Manchester is helping long term unemployed people into work with a bespoke employment support program. Working Well, which has been running since 2014, sets up out-of-work people with coaches who assess their needs in all areas of life, linking them to services that help with mental health issues, family problems or housing, for example. By taking this holistic approach and partnering with other government bodies, the program has helped more than 500 people find work.
Results & Impact
According to its last assessment in March 2017, 4,684 people had enrolled formally in the program and 515 had found work.
Big Life, Ingeus, Greater Manchester Council
The program appointed one Key Worker per 40-50 participants, allowing them to create bespoke packages for each client that were drawn from a wide range of government services such as housing, medical services or family support. Greater Manchester local authorities selected providers the Big Life and Ingeus, organisations with expertise in employment support, to deliver the program.
Cost & Value
Since 2015, the program's budget has been approximately $130 million.
Running since 2013
Assessments identified several obstacles to the success of the project. Some 23% of participants left the program, partly due to changes to benefits categories. Working with people who had been unemployed for a very long period was also a challenge: those who had been out of a job more than six years were 76% less likely to find work then those who had been employed for less than six months.
Manchester has helped more than 500 unemployed people get jobs by offering them individual coaching and support that deals with problems outside of work, including mental health and family counselling.
The Working Well program, which was piloted in 2014 across Greater Manchester, targets people who are out of work, many of whom are living with a long-term mental or physical health condition. It sets participants up with a Key Worker who assesses their individual needs and helps them address problems in their lives, connecting them with appropriate opportunities and services in areas like healthcare, housing or training. To support the Key Worker, Working Well establishes fast-track connections these other departments in Greater Manchester.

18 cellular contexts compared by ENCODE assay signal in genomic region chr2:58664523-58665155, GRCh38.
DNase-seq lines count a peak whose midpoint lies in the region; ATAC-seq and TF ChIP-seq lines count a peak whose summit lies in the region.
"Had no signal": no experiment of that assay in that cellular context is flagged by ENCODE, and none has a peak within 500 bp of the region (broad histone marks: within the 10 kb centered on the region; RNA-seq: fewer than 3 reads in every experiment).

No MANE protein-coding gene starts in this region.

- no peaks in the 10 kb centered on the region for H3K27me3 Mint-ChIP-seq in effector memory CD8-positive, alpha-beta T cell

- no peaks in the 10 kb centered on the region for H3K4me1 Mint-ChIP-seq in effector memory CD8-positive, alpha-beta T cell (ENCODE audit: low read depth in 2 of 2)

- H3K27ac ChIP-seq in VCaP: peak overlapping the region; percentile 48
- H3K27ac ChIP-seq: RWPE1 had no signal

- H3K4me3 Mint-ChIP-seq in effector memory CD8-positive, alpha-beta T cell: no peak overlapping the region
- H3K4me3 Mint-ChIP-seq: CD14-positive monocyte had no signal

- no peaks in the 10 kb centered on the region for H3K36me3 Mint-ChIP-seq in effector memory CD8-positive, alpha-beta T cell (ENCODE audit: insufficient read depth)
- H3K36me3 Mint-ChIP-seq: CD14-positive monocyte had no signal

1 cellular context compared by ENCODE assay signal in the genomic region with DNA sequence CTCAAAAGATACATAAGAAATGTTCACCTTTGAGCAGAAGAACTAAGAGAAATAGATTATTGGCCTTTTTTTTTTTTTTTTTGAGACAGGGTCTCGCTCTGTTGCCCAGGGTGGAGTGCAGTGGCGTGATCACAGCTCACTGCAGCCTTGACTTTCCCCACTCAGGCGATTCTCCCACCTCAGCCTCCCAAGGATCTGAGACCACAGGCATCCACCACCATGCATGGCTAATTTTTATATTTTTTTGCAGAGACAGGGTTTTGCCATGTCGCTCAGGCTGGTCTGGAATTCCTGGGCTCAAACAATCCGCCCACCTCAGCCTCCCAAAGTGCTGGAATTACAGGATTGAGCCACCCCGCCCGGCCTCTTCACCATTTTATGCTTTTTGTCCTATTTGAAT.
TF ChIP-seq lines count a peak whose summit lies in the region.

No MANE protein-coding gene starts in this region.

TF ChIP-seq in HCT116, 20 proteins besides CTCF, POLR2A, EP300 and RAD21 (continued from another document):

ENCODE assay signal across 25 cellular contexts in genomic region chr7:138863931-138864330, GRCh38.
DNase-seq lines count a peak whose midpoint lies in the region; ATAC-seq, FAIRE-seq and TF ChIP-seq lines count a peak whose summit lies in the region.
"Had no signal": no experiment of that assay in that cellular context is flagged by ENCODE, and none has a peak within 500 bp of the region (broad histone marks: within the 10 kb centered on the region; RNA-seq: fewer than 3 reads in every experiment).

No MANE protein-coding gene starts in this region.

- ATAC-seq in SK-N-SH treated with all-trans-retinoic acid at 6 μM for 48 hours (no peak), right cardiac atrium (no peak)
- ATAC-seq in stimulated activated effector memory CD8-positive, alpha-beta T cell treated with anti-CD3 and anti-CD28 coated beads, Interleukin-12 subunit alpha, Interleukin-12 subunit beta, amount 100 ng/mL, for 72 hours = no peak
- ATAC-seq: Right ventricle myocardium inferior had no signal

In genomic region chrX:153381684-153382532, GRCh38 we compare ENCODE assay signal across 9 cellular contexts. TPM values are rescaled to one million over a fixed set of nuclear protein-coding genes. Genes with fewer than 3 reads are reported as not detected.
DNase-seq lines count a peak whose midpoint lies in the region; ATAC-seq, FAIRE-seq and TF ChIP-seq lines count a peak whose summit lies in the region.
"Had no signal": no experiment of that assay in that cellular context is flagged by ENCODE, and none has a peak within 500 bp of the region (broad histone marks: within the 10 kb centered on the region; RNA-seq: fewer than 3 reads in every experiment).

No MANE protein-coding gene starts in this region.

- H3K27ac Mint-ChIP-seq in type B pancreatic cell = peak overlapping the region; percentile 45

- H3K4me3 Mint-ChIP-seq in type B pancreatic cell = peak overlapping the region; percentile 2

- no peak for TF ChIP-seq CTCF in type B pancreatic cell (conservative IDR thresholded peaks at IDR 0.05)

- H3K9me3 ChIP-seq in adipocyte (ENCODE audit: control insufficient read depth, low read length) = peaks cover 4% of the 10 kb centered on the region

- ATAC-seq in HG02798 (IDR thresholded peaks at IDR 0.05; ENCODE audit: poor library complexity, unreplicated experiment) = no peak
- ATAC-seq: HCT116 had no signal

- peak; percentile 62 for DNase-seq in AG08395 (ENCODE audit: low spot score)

By taking a holistic approach to preparing for work, the program is a new way to help participants to prepare to look for a job, explained Mat Ainsworth, Assistant Director for Employment at Greater Manchester. “Before provision was very much employment-focused, but there didn’t seem to be much support regarding other barriers to work,” he said.
Where in previous programs support workers would be allocated to participants at a ratio of 200:1, each Working Well Key Worker is allocated around 40 clients, allowing them to think carefully about their individual needs. “The Key Worker is somebody to build a sustainable relationship with clients during their journey into work,” Ainsworth said. “What we bring to the table as Greater Manchester is an infrastructure in which the Key Worker relationship can deliver.”
According to its last assessment in March 2017, 4,684 people had enrolled formally in the program and 515 had found work. Approximately 227,000 people are currently unemployed in Greater Manchester.
An interim report in 2015 showed that 60% of participants said they felt the program was having a positive impact on their ability to find a job. At the beginning of the program 45% of participants said they felt they were capable of finding and maintaining work, and after one year that had risen to 66%.